You are correct, in my attempt to point out that C-Corps are subject to double taxation. I neglected to use a formula that as you pointed out, dividends come out of corporate after-tax profits. My Algebra teacher would be greatly disappointed.

    While your correct number demonstrate that C-Corps might be more competitive, people still need to focus on more than just the lower 21% corporate rate.

    Leave a comment:


  • Zaphod
    replied







    Respectfully, you have it backwards. Al of those states are net CONTRIBUTORS to the federal budget. It’s precisely because they don’t get excessive federal assistance that they have high local taxes. Generally the low tax states are getting disproportionately more federal resources. Obviously, there is corruption/mismanagement as well, but my point is the idea out there that red states are subsidizing blue states is not accurate.

    https://wallethub.com/edu/states-most-least-dependent-on-the-federal-government/2700/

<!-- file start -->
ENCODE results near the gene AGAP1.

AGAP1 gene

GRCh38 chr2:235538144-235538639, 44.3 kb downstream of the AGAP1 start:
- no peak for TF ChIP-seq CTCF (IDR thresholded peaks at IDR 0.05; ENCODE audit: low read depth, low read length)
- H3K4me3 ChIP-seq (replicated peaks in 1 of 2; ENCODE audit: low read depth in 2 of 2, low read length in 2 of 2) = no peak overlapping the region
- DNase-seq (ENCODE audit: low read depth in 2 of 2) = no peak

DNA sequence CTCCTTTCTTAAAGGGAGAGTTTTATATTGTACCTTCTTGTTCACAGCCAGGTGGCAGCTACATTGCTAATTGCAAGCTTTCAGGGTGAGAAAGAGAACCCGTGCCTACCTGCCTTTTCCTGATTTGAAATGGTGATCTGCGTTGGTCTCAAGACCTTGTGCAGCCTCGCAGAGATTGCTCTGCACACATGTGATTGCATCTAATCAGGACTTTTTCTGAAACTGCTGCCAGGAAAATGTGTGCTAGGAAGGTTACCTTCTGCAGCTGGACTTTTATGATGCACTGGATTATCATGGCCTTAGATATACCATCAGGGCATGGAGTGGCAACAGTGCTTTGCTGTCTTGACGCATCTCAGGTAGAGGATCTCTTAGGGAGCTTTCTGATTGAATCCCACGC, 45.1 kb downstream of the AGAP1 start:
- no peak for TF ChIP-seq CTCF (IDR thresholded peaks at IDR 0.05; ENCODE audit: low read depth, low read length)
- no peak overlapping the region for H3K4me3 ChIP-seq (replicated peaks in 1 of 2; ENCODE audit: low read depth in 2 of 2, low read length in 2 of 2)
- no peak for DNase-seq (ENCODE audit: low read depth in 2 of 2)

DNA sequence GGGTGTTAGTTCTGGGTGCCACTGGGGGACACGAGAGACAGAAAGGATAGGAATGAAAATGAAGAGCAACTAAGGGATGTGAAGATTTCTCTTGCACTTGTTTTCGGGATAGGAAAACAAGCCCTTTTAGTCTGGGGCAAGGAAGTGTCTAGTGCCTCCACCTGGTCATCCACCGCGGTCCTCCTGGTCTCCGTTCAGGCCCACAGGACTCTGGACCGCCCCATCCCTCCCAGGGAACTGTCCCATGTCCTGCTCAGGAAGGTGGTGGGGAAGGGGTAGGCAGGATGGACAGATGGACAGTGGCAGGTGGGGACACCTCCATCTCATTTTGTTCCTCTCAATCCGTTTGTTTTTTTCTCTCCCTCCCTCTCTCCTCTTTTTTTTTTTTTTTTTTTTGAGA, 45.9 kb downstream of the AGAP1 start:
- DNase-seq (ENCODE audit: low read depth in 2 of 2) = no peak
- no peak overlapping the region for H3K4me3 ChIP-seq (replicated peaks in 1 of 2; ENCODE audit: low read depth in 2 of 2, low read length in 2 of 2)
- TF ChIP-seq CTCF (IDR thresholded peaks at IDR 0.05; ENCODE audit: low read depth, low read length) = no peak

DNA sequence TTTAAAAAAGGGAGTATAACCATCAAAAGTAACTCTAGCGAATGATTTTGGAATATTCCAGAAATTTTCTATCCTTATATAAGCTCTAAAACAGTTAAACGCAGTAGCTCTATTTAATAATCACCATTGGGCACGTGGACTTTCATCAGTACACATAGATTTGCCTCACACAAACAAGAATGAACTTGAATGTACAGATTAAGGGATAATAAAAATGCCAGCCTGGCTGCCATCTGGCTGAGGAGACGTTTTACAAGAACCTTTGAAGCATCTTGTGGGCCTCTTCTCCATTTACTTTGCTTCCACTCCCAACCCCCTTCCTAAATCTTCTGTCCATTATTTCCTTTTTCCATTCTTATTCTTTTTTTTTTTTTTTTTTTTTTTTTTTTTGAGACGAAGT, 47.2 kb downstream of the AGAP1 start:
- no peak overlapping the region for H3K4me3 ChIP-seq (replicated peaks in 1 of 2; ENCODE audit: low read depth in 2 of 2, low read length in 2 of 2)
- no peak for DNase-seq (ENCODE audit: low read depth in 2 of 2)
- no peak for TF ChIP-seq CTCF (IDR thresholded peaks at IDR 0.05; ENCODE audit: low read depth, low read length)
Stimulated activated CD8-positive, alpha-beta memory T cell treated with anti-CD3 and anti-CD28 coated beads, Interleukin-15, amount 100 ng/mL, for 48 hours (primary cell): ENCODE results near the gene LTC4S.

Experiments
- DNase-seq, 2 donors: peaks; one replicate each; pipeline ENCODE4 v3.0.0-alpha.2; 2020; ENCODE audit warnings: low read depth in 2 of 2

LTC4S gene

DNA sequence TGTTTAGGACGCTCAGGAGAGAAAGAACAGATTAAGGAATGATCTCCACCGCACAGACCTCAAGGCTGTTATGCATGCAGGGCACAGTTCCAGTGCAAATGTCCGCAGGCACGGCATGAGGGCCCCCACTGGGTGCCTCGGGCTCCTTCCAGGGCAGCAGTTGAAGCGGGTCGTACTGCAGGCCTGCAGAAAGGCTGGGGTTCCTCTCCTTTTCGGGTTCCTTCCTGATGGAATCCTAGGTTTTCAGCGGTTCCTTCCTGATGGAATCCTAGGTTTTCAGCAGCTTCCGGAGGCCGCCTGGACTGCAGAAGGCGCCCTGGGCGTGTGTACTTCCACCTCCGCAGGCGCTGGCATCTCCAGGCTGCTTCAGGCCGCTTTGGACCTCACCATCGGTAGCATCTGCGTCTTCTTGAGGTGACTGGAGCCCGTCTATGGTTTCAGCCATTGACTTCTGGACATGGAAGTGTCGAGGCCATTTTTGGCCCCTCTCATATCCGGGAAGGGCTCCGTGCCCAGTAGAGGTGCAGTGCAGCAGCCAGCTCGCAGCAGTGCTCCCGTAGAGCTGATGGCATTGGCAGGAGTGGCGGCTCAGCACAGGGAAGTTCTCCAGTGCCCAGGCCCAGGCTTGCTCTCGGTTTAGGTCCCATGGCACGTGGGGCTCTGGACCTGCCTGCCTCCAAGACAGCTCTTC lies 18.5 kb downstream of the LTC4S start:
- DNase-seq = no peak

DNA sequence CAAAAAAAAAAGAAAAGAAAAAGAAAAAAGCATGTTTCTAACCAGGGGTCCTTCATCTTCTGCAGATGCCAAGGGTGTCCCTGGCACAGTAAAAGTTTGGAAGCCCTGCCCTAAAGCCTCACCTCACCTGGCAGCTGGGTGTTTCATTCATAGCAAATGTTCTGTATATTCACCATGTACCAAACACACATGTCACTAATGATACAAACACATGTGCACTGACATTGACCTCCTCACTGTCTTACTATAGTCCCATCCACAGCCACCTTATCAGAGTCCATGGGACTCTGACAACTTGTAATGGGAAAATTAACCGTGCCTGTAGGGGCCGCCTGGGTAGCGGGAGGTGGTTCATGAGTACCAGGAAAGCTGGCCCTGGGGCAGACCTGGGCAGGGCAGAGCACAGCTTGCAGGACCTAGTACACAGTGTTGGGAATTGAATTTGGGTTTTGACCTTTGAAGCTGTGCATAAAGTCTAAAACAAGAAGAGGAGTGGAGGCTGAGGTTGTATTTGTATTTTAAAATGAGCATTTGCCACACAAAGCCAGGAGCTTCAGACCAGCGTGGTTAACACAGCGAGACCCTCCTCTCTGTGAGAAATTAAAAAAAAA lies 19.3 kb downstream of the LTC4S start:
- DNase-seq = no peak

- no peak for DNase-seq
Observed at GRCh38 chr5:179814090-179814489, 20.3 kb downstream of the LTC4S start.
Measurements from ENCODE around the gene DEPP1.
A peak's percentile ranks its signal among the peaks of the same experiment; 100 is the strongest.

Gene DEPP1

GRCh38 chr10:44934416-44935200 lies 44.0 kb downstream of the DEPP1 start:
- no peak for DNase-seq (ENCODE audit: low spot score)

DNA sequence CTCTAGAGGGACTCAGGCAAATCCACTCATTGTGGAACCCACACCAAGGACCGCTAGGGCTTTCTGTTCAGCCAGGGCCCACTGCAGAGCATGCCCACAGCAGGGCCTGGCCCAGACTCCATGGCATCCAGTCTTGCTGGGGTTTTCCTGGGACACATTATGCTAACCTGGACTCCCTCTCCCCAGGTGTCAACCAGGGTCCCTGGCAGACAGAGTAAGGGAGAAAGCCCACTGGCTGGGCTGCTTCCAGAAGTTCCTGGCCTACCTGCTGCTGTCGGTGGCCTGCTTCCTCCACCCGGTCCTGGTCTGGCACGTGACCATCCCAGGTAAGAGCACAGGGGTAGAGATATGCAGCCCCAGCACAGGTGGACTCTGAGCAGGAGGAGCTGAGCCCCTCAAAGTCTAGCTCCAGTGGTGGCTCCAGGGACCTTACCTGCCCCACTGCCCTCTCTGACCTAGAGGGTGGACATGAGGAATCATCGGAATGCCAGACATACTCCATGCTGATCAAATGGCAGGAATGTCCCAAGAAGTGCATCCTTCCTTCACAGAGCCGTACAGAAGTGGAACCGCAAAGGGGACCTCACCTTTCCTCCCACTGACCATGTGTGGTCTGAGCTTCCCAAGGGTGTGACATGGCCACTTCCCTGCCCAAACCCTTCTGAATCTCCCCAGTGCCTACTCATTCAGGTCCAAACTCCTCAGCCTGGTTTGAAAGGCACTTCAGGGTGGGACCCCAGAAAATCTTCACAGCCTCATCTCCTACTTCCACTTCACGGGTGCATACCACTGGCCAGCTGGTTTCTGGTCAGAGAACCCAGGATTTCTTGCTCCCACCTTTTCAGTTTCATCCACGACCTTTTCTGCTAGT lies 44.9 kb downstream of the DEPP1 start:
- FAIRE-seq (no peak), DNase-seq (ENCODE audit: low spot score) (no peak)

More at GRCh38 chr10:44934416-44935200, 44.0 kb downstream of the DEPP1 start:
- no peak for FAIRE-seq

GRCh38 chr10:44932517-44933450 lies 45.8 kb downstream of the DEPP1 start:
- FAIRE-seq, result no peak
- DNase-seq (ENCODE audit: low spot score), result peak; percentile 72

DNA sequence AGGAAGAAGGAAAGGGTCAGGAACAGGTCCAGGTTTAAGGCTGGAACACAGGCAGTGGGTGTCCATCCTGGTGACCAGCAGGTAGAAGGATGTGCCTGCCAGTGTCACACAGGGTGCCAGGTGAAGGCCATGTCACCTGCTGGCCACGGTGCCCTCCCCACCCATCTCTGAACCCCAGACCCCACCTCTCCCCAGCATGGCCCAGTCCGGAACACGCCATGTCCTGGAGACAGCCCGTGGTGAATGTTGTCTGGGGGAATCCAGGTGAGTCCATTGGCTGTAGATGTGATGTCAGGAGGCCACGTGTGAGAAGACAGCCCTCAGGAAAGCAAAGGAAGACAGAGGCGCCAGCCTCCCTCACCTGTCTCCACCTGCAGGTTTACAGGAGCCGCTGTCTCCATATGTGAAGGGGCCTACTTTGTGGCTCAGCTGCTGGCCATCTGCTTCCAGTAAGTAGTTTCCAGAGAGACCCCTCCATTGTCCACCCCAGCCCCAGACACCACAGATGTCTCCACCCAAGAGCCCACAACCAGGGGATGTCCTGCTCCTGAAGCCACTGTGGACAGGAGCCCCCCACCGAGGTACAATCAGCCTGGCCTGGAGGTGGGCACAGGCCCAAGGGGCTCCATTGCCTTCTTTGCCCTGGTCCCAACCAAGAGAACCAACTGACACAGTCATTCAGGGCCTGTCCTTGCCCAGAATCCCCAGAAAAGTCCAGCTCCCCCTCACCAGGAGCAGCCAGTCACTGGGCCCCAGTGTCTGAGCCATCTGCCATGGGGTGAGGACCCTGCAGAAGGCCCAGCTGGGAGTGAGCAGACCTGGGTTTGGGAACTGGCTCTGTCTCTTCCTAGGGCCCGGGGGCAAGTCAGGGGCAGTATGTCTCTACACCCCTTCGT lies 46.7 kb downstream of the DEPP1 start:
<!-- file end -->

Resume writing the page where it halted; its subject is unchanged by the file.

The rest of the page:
Click to expand…


    To those that don’t want this to be political, I was just responding to the very charged OP “piggy bank” comment.

    Blue states of course are going to provide more to the federal budget than red states because they make more money. If the average income in state A is 100k and state B is 30k and both states get back 50k in federal services per capita, then state A gets less of a ROI. There are some other concerns in the comment section from that article that seem legitimate.

    But if a doctor in each state makes 500k, why should the doctor in state B pay 150k in federal taxes while the doctor in state A pays 120k? Just because State A charges 50k in state income tax and 30k in property taxes because your property values are inflated by silicon valley or hollywood? Shouldn’t that 80k that is being paid to supply the services in the state that you choose to live in be kept separate from the money you pay to the federal gov’t to support those separate services?